Banana dispute settlement in sight

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Fruitnet.com Staff

BY FRUITNET.COM STAFF

Banana dispute settlement in sight

A possible end to the long-running banana war could be imminent following a significant concessionary proposal put forward by six Latin American countries

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A two-pronged counter proposal tabled by six Latin American countries on Monday could signal the end to the long-running dispute with ACP nations over banana imports into the European Union (EU).

In a concessionary move to the ACP, the so-called 'Tropical Products Group' of WTO member governments – comprising Ecuador, Costa Rica, Guatemala, Panama, Bolivia and Nicaragua – has offered to leave bananas out of a list of products (tariff lines) for which they are pushing duty-free access to the EU.

At the same time, it proposes an EU banana import tariff cut in 2009 to €141 per tonne, falling to €109 per tonne by 2014; slightly lower than the cut to €150 in 2009 and €116-tax-per-tonne-by-2015 deal offered by WTO director-general Pascal Lamy and accepted by EU ministers on Friday.

ACP and EU trade officials had not commented on the proposal as Fruitnet.com went to press, but the Tropical Products Group’s offer to leave bananas and 31 other product lines out of its liberalisation commitment with the EU is considered to be a significant step towards ending the long-running banana war.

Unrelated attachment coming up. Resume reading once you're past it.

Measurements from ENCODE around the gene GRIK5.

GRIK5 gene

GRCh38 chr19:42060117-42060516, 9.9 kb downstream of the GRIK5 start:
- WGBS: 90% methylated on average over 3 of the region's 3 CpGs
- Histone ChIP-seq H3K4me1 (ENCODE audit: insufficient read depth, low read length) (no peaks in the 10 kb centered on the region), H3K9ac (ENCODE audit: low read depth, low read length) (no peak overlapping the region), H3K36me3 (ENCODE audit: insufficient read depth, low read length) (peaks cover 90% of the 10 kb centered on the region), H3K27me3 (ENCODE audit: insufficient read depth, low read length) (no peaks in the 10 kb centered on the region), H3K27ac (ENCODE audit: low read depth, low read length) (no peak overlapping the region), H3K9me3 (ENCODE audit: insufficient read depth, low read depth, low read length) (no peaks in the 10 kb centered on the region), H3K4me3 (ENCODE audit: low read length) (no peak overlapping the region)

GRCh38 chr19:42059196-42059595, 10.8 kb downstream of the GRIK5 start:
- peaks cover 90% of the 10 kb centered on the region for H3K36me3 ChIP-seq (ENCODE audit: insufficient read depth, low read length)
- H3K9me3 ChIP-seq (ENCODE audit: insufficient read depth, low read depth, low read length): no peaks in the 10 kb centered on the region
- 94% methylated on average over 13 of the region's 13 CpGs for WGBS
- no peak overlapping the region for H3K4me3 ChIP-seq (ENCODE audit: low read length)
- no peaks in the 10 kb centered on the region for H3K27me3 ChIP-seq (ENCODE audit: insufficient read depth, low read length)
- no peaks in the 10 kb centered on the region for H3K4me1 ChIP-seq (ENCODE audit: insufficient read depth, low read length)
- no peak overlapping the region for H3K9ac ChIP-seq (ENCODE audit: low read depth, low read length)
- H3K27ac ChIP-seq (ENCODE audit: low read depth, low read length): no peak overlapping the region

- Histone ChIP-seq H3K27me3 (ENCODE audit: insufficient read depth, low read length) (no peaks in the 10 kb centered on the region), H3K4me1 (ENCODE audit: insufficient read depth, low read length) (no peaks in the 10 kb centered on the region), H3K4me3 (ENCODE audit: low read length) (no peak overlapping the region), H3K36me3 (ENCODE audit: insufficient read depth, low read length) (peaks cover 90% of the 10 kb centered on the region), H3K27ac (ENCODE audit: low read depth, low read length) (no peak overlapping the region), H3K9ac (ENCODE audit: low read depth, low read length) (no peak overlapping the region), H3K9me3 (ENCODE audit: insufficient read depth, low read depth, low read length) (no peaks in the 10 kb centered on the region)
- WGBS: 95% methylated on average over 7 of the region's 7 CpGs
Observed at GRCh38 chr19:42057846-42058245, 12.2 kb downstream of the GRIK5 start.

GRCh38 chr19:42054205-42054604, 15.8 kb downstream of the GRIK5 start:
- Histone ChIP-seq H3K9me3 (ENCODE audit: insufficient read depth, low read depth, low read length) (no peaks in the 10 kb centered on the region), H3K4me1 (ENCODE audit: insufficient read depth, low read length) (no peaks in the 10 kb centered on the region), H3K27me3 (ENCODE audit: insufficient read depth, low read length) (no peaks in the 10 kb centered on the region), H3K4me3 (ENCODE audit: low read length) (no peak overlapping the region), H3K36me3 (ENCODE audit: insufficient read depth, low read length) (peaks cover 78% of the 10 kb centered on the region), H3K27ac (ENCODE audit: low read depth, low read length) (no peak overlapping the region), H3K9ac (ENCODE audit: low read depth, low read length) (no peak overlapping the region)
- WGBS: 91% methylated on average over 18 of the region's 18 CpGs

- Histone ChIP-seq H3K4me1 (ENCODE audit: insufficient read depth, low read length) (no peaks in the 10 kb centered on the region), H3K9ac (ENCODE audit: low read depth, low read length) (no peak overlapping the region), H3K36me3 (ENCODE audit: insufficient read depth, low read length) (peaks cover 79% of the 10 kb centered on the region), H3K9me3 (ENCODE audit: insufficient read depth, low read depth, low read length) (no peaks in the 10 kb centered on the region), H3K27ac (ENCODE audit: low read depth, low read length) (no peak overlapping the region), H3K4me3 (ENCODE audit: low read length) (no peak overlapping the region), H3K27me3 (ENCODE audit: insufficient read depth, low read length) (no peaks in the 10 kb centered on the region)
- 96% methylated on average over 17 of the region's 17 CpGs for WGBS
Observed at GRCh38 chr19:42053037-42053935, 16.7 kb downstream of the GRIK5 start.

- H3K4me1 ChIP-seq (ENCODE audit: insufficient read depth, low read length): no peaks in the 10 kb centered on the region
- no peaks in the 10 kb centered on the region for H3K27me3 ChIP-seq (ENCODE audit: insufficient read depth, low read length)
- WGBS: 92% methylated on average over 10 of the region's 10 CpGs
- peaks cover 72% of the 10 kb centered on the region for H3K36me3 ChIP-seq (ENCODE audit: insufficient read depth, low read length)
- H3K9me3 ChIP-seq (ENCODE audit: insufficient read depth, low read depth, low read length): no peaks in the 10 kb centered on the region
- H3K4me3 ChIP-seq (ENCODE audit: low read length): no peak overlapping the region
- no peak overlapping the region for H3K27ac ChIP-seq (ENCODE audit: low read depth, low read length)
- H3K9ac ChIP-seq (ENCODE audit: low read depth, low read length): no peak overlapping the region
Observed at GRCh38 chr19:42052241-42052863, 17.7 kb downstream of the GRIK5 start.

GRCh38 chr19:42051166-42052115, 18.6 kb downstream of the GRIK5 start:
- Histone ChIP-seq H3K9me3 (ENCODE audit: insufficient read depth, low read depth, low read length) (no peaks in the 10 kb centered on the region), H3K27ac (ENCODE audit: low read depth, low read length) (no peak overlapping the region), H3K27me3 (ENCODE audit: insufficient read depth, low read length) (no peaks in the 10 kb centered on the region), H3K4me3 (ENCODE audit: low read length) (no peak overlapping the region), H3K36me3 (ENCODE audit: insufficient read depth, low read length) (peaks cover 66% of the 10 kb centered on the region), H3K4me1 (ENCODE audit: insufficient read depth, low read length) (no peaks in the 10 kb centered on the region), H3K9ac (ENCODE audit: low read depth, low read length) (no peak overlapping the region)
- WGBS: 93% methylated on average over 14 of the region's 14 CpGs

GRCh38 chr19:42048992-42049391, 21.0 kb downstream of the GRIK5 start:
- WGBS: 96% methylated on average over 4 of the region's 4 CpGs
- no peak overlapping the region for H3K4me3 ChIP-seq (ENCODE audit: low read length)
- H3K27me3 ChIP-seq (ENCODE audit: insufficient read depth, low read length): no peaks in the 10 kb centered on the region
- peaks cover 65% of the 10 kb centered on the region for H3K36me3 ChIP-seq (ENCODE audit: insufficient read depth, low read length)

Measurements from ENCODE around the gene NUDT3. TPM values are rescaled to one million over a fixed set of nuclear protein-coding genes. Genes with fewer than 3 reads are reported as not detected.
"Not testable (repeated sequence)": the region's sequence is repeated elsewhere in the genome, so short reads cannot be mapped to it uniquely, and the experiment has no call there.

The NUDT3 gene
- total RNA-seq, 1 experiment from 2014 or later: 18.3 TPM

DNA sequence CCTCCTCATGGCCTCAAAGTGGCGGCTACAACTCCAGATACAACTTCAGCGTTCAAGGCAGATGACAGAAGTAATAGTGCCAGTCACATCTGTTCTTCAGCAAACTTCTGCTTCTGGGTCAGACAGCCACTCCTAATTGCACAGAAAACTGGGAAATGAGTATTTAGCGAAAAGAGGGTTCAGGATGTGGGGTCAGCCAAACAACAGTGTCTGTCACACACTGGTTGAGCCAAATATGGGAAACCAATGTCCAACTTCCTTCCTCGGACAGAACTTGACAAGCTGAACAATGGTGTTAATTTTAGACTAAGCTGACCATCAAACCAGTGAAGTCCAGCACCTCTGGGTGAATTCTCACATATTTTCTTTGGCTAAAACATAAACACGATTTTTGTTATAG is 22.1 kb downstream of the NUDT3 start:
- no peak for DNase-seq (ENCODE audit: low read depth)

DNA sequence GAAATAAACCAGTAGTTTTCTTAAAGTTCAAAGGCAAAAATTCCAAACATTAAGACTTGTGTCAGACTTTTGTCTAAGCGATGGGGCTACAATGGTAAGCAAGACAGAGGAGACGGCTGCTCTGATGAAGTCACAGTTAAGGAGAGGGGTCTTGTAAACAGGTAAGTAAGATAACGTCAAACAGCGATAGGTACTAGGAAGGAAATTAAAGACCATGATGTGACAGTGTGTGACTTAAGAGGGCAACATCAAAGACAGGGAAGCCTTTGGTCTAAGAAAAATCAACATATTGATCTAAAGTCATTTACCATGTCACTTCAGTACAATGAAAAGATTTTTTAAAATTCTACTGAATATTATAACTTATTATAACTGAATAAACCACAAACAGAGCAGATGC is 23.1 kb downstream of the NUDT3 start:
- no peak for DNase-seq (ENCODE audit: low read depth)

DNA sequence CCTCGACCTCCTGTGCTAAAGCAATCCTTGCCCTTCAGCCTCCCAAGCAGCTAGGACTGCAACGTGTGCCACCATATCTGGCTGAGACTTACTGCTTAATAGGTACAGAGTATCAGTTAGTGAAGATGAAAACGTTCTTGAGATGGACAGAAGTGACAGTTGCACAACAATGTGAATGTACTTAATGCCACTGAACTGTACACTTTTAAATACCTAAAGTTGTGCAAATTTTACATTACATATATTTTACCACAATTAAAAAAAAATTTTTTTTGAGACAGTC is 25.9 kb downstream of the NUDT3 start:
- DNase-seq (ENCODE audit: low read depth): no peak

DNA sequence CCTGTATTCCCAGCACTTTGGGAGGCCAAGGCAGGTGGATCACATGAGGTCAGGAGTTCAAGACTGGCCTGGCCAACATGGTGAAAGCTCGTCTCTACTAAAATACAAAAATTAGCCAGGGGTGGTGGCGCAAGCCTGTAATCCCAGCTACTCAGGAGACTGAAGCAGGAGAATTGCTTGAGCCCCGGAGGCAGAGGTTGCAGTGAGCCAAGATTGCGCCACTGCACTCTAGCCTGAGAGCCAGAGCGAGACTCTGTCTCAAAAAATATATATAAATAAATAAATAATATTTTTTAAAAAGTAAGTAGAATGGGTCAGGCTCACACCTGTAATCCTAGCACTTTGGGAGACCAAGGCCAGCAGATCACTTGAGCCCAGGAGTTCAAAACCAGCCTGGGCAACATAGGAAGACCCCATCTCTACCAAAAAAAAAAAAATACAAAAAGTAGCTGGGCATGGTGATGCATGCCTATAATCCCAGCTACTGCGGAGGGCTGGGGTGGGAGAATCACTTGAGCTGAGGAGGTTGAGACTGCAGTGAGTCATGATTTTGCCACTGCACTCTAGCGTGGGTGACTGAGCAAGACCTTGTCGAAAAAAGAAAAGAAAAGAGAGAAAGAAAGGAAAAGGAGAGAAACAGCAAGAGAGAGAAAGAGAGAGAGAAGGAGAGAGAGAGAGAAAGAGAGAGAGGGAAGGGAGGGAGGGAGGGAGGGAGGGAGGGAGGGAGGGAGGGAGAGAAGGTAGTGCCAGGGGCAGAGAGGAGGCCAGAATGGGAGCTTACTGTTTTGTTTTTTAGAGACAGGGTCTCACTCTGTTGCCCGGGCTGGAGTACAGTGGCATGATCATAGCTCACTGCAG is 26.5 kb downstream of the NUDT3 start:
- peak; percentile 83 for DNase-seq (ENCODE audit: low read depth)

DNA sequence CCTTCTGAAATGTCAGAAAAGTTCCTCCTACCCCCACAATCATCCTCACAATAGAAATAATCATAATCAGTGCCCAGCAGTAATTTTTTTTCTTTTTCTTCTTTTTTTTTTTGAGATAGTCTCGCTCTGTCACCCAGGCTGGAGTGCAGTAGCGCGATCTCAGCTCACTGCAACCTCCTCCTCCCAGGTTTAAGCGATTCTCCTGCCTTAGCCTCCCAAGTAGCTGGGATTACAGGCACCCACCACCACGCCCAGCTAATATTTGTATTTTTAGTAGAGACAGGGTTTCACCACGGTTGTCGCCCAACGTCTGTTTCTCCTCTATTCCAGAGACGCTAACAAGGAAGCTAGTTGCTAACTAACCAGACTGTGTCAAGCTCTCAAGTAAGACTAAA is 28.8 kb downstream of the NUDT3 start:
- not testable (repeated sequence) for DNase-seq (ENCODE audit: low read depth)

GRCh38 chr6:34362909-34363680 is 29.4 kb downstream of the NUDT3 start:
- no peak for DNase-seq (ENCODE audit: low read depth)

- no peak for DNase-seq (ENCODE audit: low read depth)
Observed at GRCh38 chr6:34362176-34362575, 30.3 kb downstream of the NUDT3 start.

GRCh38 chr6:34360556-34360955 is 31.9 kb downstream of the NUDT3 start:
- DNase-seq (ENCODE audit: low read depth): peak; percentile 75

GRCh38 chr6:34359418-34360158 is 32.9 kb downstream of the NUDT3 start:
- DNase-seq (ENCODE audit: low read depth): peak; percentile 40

“We think this is a pretty significant proposal. It has substance. We would expect the ACP is taking it seriously,” Alistair Smith of Norwich-based non-profit group Banana Link told Fruitnet.com.

“We can see light at the end of the tunnel. We are hoping there is banana agreement because there are other more important issues that need to be addressed within the banana sector, and this dispute has been a significant distraction for the last 15 years.”

The Tropical Fruits Group’s counter proposal comes after several Latin American countries rejected a banana trade compromise brokered by Mr Lamy three days before make-or-break Doha Round talks began in Geneva.

Colombia accepted the EU’s Friday deal, but other nations, including Ecuador, said the tariff reductions were not generous enough.

The EU currently gives duty-free access to bananas from former European colonies in Africa, the Caribbean and Pacific (ACP). ACP countries are opposed to low EU tariffs for Latin American bananas, claiming their economies would suffer to the point of ruin from resulting loss of exports.

Pundits fear a continuing impasse over EU banana imports could derail WTO efforts to seal a global trade pact during its summit this week.

The week-long Doha Round of talks – named after the capital of Qatar where they began in 2001 – opened on 21 July. 152 countries are involved.

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